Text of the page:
How to use the ODM mongoose with your db

Introduction

MongoDB is one of the most popular NoSQL databases. It stores data in BSON format (an extension of JSON). It is faster than SQL databases and handles unstructured data very efficiently. MongoDB is often used with NodeJS. Node.js is a javascript runtime environment that executes javascript outside the browser. Both MongoDB and Node.js are important parts of MEAN and MERN stack. We need object mapping between MongoDB and NodeJS. For this we use Mongoose.

Mongoose is an Object Data Modeling library. It provides schema validation and manages relationships between data. It is used to translate between objects in code and the representation of those objects in MongoDB. In this article, we will discuss how to use the ODM mongoose with your db.

Installing express and mongoose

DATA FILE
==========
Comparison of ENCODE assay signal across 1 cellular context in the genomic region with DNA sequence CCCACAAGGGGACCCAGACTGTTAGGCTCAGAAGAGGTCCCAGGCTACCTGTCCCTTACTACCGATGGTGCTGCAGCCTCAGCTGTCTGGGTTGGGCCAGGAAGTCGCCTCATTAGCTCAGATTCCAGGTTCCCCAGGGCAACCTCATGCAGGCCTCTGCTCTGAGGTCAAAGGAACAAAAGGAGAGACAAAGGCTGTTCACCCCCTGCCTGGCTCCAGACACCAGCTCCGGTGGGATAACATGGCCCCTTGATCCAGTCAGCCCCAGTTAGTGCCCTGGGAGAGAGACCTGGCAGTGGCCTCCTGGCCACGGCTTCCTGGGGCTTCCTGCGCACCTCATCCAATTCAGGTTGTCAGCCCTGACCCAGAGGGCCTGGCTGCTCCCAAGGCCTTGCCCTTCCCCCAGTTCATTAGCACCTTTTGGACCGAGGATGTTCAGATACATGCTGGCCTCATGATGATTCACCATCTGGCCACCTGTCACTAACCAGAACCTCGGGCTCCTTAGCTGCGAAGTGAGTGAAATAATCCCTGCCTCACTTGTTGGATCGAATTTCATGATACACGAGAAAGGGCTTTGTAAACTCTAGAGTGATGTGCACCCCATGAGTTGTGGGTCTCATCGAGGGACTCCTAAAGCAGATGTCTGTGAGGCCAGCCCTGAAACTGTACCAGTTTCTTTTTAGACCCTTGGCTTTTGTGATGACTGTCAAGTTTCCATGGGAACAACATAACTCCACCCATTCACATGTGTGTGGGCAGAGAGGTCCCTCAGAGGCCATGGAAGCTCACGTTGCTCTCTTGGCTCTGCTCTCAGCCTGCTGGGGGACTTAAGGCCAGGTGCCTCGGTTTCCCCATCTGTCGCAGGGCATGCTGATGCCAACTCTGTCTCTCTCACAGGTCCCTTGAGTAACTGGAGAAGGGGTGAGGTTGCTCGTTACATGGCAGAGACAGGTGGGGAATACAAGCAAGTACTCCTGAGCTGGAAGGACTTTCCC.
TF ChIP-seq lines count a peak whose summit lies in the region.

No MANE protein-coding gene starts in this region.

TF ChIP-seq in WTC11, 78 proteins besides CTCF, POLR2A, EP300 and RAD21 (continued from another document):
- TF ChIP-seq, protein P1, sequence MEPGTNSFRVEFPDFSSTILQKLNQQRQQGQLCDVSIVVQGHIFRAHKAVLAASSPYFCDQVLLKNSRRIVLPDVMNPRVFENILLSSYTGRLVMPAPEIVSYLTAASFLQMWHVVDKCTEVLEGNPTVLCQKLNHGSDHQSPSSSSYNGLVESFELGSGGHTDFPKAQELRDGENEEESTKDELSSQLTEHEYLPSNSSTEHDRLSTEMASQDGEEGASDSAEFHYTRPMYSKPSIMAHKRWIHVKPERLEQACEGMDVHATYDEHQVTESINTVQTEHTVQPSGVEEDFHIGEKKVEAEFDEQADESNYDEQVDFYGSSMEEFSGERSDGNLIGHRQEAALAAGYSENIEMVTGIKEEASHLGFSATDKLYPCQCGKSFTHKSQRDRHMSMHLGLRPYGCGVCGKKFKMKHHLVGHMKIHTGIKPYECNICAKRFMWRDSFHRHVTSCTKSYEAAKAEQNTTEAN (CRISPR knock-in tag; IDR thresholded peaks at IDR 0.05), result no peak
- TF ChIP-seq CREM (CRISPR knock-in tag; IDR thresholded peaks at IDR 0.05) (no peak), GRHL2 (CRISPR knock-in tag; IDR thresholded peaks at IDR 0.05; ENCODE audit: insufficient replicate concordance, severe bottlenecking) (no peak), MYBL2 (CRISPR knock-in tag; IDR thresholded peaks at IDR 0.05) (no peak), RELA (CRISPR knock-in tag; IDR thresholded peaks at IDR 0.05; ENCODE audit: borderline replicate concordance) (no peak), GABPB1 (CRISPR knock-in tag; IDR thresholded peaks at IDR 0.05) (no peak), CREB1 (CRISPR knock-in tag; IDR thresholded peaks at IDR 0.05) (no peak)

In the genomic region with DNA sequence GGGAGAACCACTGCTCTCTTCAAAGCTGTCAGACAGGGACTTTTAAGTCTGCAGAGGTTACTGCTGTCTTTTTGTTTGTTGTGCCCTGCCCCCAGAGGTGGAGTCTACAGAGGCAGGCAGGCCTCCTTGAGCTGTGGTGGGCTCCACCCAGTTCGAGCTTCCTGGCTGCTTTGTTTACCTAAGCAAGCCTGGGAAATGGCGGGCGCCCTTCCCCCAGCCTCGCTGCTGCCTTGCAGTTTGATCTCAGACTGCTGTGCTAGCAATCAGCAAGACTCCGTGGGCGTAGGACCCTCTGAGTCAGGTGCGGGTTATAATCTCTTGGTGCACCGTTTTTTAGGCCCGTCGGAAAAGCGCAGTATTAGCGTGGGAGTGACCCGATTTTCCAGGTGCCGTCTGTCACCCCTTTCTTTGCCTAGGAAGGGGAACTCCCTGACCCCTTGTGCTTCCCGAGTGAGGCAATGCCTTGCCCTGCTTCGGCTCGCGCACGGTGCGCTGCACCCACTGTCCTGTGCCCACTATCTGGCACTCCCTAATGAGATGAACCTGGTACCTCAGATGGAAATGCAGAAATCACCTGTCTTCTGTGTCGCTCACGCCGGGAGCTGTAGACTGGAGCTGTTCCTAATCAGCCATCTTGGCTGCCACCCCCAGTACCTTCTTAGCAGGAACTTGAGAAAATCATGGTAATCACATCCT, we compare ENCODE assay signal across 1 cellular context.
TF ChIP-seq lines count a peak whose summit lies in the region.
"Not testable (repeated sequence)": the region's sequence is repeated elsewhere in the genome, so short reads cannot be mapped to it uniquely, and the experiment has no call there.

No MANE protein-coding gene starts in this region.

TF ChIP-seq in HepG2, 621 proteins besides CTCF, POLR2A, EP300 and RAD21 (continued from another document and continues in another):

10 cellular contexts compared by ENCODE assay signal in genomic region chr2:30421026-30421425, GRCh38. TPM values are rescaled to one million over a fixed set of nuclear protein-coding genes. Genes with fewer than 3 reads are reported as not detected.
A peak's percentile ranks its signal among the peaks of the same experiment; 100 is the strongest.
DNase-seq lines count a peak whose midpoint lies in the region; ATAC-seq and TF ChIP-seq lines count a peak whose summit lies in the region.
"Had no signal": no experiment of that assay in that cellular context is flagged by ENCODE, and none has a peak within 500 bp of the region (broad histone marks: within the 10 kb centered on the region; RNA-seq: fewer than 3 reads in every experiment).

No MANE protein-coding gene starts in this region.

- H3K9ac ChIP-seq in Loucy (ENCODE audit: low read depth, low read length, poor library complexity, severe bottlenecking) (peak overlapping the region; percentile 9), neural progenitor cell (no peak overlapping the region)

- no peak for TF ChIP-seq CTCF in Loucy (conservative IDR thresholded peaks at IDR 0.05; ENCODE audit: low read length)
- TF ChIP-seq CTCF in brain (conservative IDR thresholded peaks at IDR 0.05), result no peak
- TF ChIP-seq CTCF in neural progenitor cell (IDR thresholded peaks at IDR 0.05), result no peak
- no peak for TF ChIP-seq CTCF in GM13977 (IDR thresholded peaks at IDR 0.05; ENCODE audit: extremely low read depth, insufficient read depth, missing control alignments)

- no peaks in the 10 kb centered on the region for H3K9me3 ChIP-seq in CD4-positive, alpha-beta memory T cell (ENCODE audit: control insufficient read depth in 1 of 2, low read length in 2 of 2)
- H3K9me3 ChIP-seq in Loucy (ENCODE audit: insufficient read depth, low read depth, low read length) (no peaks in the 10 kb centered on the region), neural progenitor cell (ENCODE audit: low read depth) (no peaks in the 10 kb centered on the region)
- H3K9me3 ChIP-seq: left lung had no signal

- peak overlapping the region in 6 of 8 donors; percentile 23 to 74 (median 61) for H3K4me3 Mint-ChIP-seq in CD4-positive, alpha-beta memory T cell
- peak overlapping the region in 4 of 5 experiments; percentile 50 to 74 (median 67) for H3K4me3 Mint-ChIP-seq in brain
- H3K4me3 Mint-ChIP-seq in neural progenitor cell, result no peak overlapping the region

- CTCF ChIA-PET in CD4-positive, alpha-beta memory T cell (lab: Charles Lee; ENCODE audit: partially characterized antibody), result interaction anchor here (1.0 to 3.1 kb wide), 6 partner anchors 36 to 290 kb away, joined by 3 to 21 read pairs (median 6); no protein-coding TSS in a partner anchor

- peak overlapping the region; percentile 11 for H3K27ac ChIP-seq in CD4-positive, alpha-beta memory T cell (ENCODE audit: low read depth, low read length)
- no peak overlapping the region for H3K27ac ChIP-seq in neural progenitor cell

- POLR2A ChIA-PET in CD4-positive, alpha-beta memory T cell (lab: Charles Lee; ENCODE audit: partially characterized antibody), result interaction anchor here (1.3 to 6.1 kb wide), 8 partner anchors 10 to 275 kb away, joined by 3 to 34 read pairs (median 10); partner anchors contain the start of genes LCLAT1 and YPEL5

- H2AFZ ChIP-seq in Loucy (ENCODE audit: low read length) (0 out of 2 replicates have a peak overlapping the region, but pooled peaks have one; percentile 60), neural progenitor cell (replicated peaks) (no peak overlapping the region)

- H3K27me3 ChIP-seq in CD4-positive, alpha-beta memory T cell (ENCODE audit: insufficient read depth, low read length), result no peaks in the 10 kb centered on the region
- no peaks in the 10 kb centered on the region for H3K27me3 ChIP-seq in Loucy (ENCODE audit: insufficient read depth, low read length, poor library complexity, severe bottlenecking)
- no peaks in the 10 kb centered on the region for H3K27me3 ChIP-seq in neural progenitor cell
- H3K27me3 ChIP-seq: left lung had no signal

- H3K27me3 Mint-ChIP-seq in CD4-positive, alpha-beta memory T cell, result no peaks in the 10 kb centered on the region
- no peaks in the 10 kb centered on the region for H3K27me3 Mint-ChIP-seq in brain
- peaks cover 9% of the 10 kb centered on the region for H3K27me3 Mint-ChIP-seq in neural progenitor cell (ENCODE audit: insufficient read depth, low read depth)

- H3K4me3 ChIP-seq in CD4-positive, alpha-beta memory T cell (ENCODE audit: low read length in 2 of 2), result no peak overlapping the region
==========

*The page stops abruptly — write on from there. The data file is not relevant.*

The first step is to install some necessary packages. Create a new folder and name it whatever you like. Then open a terminal and move to the newly created folder. We need a package.json file to start. Run the following command to create a package.json file.

npm init -y

The next step is to install express. Express will provide all the necessary node modules.

npm install express

The last step here is to install mongoose.

npm install mongoose

We also need nodeman to run the server.

npm install -g nodemon

Setting up the schema and model

MongoDB is a schema-less database. We will use mongoose to create a schema in a separate file(model.js). Then we will create a model that takes a schema and create an instance of a document.

const mongoose = require("mongoose");

const Schema = mongoose.Schema;

let employee = new Schema(
  {
    name: {
      type: String
    },
    age: {
      type: Number
    },
    location: {
      type: String
    }
  },
  { collection: "employees" }
);

The schema defines how each document in the collection will look. There will be three fields in each document – name, age, and location. We also specified the collection name in the schema.